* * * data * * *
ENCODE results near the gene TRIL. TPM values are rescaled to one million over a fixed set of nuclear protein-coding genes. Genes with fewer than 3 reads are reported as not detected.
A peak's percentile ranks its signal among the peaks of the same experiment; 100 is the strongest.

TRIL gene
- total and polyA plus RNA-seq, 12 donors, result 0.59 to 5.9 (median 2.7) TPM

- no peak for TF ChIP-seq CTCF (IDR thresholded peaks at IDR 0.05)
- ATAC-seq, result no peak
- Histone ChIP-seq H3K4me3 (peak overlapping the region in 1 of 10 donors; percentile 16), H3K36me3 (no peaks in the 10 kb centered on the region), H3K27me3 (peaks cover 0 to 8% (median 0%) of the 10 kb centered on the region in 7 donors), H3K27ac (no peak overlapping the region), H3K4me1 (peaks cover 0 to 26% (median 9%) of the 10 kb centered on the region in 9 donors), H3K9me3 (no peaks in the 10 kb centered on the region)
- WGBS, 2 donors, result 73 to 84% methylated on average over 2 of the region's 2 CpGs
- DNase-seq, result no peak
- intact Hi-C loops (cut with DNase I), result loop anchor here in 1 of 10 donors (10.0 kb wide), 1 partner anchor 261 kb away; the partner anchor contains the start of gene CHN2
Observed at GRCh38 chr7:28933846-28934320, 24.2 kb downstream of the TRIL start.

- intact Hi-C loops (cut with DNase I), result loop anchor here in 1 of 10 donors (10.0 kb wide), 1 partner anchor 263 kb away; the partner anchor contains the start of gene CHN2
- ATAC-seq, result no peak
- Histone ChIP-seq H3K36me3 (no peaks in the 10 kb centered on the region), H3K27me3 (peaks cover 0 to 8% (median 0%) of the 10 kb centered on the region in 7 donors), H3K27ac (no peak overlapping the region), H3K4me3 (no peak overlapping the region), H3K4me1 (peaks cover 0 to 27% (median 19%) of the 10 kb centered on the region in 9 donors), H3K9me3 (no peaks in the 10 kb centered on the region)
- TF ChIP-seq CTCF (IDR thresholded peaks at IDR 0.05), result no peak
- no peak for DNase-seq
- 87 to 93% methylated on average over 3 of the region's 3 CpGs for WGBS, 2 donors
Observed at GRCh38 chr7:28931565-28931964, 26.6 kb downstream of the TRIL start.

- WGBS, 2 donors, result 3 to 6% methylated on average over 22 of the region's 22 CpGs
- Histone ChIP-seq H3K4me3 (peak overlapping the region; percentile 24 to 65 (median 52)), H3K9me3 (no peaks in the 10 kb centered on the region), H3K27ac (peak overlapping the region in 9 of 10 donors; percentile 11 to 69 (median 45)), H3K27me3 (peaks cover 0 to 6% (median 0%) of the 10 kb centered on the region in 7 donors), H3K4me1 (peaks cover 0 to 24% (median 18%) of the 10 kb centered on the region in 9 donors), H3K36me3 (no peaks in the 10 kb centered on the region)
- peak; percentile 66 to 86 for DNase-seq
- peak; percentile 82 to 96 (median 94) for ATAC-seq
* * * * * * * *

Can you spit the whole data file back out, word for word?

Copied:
ENCODE results near the gene TRIL. TPM values are rescaled to one million over a fixed set of nuclear protein-coding genes. Genes with fewer than 3 reads are reported as not detected.
A peak's percentile ranks its signal among the peaks of the same experiment; 100 is the strongest.

TRIL gene
- total and polyA plus RNA-seq, 12 donors, result 0.59 to 5.9 (median 2.7) TPM

- no peak for TF ChIP-seq CTCF (IDR thresholded peaks at IDR 0.05)
- ATAC-seq, result no peak
- Histone ChIP-seq H3K4me3 (peak overlapping the region in 1 of 10 donors; percentile 16), H3K36me3 (no peaks in the 10 kb centered on the region), H3K27me3 (peaks cover 0 to 8% (median 0%) of the 10 kb centered on the region in 7 donors), H3K27ac (no peak overlapping the region), H3K4me1 (peaks cover 0 to 26% (median 9%) of the 10 kb centered on the region in 9 donors), H3K9me3 (no peaks in the 10 kb centered on the region)
- WGBS, 2 donors, result 73 to 84% methylated on average over 2 of the region's 2 CpGs
- DNase-seq, result no peak
- intact Hi-C loops (cut with DNase I), result loop anchor here in 1 of 10 donors (10.0 kb wide), 1 partner anchor 261 kb away; the partner anchor contains the start of gene CHN2
Observed at GRCh38 chr7:28933846-28934320, 24.2 kb downstream of the TRIL start.

- intact Hi-C loops (cut with DNase I), result loop anchor here in 1 of 10 donors (10.0 kb wide), 1 partner anchor 263 kb away; the partner anchor contains the start of gene CHN2
- ATAC-seq, result no peak
- Histone ChIP-seq H3K36me3 (no peaks in the 10 kb centered on the region), H3K27me3 (peaks cover 0 to 8% (median 0%) of the 10 kb centered on the region in 7 donors), H3K27ac (no peak overlapping the region), H3K4me3 (no peak overlapping the region), H3K4me1 (peaks cover 0 to 27% (median 19%) of the 10 kb centered on the region in 9 donors), H3K9me3 (no peaks in the 10 kb centered on the region)
- TF ChIP-seq CTCF (IDR thresholded peaks at IDR 0.05), result no peak
- no peak for DNase-seq
- 87 to 93% methylated on average over 3 of the region's 3 CpGs for WGBS, 2 donors
Observed at GRCh38 chr7:28931565-28931964, 26.6 kb downstream of the TRIL start.

- WGBS, 2 donors, result 3 to 6% methylated on average over 22 of the region's 22 CpGs
- Histone ChIP-seq H3K4me3 (peak overlapping the region; percentile 24 to 65 (median 52)), H3K9me3 (no peaks in the 10 kb centered on the region), H3K27ac (peak overlapping the region in 9 of 10 donors; percentile 11 to 69 (median 45)), H3K27me3 (peaks cover 0 to 6% (median 0%) of the 10 kb centered on the region in 7 donors), H3K4me1 (peaks cover 0 to 24% (median 18%) of the 10 kb centered on the region in 9 donors), H3K36me3 (no peaks in the 10 kb centered on the region)
- peak; percentile 66 to 86 for DNase-seq
- peak; percentile 82 to 96 (median 94) for ATAC-seq